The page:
Responses: What Job Would You Invent For Yourself?

Tuesday, April 02, 2013

help wanted, sign, jobs, economy, employment (B.J. McCray/flickr)

More and more trailblazers and education experts are saying that the future of work will rely on entrepreneurship, rather than old-fashioned employment. Rather than applying for jobs, we’ll be making up our own jobs.

We want to know: If you could invent your own job out of thin air, what would it be?

Some of you are really using your imaginations with this one.

A listener from Texas writes:

I’d start an English language clarification reorganization. I'd help clear up a lot of confusion with our language spelling, grammar and definitions. For example, I'd change some spellings of words that are spelled the same but pronounced differently. Like read. And change all plural words to end with s to make things less confusing! Plural words like deer would be deers. Instead of mice it would be mouses.

listener from Texas writes:

I would travel all over the world in a simple fashion. Learning from each culture the skills for making the things we need to travel and survive such a journey, but also the ways that local people have with one another. Hopefully, I’d gain a true understanding of humanity as a whole.

listener in New York writes:

I guess I'd be a picker like the late, great Robert Loughlin, who found a real Salvador Dali painting in a New York City Salvation Army. I'd travel, shopping all along the way, and sell my finds for cash without having to have a store or anything. Just live, shop, die.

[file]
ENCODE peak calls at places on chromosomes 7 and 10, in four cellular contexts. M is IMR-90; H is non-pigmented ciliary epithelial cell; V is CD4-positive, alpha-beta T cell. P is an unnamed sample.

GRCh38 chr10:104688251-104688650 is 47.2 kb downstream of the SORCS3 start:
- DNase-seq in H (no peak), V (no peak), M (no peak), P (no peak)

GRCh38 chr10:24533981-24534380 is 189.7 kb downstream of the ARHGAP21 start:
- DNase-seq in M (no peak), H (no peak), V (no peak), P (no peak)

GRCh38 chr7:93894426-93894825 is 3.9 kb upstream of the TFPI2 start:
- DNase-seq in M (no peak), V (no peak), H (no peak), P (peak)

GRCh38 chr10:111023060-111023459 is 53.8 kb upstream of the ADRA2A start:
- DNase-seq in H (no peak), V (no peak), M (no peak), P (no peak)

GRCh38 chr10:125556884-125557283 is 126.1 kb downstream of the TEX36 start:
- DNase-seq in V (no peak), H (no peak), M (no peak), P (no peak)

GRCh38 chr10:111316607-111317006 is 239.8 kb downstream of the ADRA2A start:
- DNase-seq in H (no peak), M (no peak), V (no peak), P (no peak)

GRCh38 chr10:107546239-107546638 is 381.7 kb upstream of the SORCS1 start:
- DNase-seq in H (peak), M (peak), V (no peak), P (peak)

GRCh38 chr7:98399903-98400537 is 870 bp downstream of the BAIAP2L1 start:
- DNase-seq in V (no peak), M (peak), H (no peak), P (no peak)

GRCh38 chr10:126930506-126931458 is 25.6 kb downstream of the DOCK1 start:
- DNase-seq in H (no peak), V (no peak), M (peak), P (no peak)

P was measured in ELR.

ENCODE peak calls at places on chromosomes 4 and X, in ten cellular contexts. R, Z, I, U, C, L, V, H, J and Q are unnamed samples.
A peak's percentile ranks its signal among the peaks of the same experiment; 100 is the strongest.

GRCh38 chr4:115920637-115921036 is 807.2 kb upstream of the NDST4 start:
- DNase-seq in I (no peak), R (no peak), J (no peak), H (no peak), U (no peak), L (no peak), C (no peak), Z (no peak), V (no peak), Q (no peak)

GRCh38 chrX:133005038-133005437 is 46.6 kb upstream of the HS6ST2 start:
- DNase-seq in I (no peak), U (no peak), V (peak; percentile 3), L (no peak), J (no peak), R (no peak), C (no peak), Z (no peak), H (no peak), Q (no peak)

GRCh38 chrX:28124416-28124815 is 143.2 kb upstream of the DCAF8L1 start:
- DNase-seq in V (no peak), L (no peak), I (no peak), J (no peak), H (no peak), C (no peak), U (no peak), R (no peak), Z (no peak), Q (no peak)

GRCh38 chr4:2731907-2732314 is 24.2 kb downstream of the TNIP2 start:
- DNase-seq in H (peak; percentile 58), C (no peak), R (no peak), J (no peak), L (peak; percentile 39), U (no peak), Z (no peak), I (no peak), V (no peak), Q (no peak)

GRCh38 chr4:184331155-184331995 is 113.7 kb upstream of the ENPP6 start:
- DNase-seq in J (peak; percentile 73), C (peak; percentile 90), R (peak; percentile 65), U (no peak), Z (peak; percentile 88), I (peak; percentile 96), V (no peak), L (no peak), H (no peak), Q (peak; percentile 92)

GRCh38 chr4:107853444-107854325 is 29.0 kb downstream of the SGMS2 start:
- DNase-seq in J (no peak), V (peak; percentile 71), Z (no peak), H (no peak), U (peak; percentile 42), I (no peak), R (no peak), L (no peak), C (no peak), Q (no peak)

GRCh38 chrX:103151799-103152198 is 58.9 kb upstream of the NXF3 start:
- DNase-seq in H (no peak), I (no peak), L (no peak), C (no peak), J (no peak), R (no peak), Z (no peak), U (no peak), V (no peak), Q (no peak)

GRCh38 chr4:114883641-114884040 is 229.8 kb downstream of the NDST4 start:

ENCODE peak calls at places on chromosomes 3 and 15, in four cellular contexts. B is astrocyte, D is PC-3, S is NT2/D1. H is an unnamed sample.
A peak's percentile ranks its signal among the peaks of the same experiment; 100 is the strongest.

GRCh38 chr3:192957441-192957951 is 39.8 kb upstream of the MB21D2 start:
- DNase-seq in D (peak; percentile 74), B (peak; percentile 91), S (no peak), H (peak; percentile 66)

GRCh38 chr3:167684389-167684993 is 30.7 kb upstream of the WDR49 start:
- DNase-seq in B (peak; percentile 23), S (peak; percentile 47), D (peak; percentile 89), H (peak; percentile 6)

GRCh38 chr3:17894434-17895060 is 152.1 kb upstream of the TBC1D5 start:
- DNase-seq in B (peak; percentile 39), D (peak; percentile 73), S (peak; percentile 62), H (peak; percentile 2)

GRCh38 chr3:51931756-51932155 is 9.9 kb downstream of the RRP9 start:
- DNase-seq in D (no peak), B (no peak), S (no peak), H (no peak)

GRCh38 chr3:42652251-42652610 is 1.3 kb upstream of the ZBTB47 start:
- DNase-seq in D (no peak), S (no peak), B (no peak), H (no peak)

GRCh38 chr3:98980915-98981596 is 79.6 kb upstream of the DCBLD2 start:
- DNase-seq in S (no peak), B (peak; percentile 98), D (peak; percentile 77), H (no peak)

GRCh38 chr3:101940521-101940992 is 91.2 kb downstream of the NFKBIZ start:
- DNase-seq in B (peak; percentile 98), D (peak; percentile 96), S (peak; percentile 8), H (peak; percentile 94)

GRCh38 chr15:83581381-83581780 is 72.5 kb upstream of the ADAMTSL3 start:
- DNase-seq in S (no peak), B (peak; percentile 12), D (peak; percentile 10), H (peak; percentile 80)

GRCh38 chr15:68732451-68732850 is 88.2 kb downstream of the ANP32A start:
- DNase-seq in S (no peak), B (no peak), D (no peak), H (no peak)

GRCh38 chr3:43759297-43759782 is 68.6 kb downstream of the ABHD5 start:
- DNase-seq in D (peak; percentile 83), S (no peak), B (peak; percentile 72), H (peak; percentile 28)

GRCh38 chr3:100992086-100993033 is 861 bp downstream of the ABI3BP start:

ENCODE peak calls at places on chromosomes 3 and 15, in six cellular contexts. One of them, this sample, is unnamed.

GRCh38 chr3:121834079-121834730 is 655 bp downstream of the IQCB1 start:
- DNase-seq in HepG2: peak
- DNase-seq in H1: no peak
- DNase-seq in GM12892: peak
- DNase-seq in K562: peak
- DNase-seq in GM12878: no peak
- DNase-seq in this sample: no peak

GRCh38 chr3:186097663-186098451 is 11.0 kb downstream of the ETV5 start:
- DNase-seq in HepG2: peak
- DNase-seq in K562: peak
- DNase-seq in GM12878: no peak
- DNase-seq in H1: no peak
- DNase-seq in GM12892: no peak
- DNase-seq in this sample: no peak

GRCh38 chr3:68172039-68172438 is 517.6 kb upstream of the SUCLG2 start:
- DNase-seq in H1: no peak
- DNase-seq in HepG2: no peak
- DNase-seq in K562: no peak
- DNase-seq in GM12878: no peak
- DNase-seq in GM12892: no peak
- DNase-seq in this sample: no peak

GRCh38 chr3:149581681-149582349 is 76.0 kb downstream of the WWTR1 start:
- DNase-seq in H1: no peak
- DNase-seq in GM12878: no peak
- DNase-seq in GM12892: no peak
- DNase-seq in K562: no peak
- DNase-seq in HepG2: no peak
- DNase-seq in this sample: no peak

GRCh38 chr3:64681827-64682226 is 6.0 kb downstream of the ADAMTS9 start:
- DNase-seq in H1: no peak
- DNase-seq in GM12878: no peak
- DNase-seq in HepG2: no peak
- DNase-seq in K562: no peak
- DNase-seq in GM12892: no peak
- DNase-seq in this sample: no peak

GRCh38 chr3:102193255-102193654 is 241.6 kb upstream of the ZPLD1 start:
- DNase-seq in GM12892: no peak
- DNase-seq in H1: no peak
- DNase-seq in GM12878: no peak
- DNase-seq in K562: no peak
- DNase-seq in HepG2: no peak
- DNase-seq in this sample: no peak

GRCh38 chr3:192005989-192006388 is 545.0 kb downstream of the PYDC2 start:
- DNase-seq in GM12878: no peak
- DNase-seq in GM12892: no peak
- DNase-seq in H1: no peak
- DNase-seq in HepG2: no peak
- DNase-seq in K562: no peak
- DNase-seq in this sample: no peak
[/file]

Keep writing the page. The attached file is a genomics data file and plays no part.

And a listener from California says:

My dream job would be to have endless supplies of money to give to worthy causes!


Some of you see rest and relaxation as the ultimate job.

listener from Wayne Michigan writes:

I always wanted to be a mattress tester so I could be paid for sleeping.

listener in Oregon says:

I’d be a beer taste tester.

And a listener in New Jersey writes:

My job would be to test resort locations and report on the optimum length of stay and food and drink to consume.


Some of you would use what you already have…but put a new spin on things…

listener in Portland, Oregon writes:

I would like to answer technical questions about automotive problems and repair like the Click and Clack brothers. I have been working in this industry for over 30 years and am knowledgeable as most of that time I have owned my own shop.